Abandoned Communities ..... Kenfig

Another issue raised by the experience of the people of Kenfig is the degree to which those who are forced to leave their community succeed in integrating with others in the surrounding area. People from Kenfig were re-settled on land to the east and south east. Some of them moved to Pyle, a village that seems to have been created around the time that the town of Kenfig was abandoned. Pyle may indeed have been established largely to provide housing for people from Kenfig, but it appears that others also moved to live there.


One topic that gave rise to disagreement was the designation of the new parish church in Pyle, built in 1471. The church was dedicated to St James, as the church that had existed in Kenfig had been. Indeed stone was transferred from the old church to the new one. If you look at the south wall of the church in Pyle you can see that smaller stones were used at the base and larger stones at a higher level, clearly representing the order in which they would have arrived. Some of the residents of Pyle proposed that the parish should be called Pyle and Kenfig, but others, presumably those from Kenfig, wanted it to be simply Kenfig. In 1485 the Bishop of Llandaff decided that it would indeed be called the parish of Pyle and Kenfig. Even then one side persisted in calling the parish “the parish of Pyle”, the other side the parish of Kenfig.

You may be wondering what there is to see if you visit the site of Kenfig today. You will come across a small hillock of sand surmounted by some unimpressive masonry that once formed part of the upper section of the castle. Apart from that there is nothing to see but dunes, and, depending upon the season of the year, a diversity of birdlife and flowering plants.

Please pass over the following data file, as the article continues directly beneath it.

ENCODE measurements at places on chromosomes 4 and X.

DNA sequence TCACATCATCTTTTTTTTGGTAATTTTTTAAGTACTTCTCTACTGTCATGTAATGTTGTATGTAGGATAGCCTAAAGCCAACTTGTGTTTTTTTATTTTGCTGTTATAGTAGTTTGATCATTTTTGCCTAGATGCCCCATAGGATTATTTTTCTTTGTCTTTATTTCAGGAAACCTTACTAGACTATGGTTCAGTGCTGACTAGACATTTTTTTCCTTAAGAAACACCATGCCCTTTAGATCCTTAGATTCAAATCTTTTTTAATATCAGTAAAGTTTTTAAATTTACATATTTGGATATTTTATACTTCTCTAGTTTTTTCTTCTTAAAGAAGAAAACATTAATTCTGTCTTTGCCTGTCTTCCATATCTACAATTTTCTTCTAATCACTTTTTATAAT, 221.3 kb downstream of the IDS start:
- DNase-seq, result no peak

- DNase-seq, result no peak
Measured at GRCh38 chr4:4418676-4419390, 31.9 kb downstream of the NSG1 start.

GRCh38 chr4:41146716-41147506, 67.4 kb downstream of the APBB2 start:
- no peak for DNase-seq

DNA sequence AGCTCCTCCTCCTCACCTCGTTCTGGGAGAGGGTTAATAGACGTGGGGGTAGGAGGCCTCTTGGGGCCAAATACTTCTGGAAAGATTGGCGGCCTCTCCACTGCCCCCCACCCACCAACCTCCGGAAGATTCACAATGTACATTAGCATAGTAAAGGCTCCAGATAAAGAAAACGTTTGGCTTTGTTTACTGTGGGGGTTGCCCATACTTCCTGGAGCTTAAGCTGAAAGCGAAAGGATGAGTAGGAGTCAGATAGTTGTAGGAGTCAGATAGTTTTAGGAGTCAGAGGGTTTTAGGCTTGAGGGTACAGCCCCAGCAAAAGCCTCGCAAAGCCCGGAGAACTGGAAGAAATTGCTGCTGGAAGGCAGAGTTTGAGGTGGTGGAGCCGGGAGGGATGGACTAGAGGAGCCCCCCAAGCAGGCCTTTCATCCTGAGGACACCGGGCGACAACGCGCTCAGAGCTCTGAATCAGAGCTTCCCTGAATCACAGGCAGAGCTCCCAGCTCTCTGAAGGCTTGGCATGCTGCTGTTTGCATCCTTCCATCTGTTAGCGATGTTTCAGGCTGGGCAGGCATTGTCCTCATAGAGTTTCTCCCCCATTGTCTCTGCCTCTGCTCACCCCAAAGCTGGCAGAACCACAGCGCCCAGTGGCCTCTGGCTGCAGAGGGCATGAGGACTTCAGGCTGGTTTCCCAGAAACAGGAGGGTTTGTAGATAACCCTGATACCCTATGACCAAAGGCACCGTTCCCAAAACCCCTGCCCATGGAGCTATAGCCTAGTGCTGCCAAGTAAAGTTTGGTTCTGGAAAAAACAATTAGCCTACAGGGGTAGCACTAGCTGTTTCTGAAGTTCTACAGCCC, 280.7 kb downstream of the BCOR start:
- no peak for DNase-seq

The Ordnance Survey reference number of Kenfig is SS801826.

Walk just under half a mile to the south and you will reach a large freshwater lake known as Kenfig Pool. The whole area was declared a site of Special Scientific Interest in 1954 and has been a National Nature Reserve since 1989. The Information Centre is well worth a visit.

The introduction to Thomas Gray's book was written by Walter de Gray Birch in prose that can only be described as purple. He referred to "a wild and lonely solitude of sand". Even in 1909 that was not strictly true as the mainline railway from Swansea to London ran less than a quarter of a mile north east of the site of Kenfig. Today you will also be aware of the M4 motorway, and if you look north west across an area of waste land that has not found another use since it was a railway marshalling yard you will see the steelworks and oil refineries of Port Talbot. If, however, you keep your gaze to the south and west then de Gray Birch's description is not far wrong.

The memory of the lost town is kept alive by the
Kenfig Society, a group of enthusiastic, friendly, and intellectually adventurous amateur historians. They have produced an excellent series of publications.

Soon after the formation of the society in 1989 a special group was set up to take responsibility for archaeological investigation of the town and castle. It is likely that the most productive method of investigation would be the use of ground penetrating radar, but GPR is far beyond the modest financial resources available to the society. In its absence the special group has resorted to digging, but in this respect too they have been subjected to severe limitations as Cadw, the guardians of Welsh heritage, have been well aware of their amateur status and have not allowed them to excavate within the vicinity of the castle.

The main discoveries of the special group have been ridge and furrow patterns in the ground and an isolated building, apparently not used for residential purposes. After animated discussion of alternative theories the group recognised the ridge and furrow patterns as evidence of medieval ploughing. The building remains a puzzle. A summary of work to date was written by Terry Robbins and published in 2002.

Terry Robbins, Digging Up Kenfig, Kenfig Society Monograph No. 22, 2002.

This booklet is illustrated with maps and diagrams, with photographs of excavated areas and artefacts, and with photographs of members of the special group. In the latter you can see the first spade-full being removed from the surface of the ground, members of the group holding plastic cups and celebrating the end of the first year's digging, and excavators taking shelter from the elements on a rainy day.




Aerial view of Kenfig castle and the surrounding area

The castle at Kenfig ... and there isn’t much more of it
The church of St James, Pyle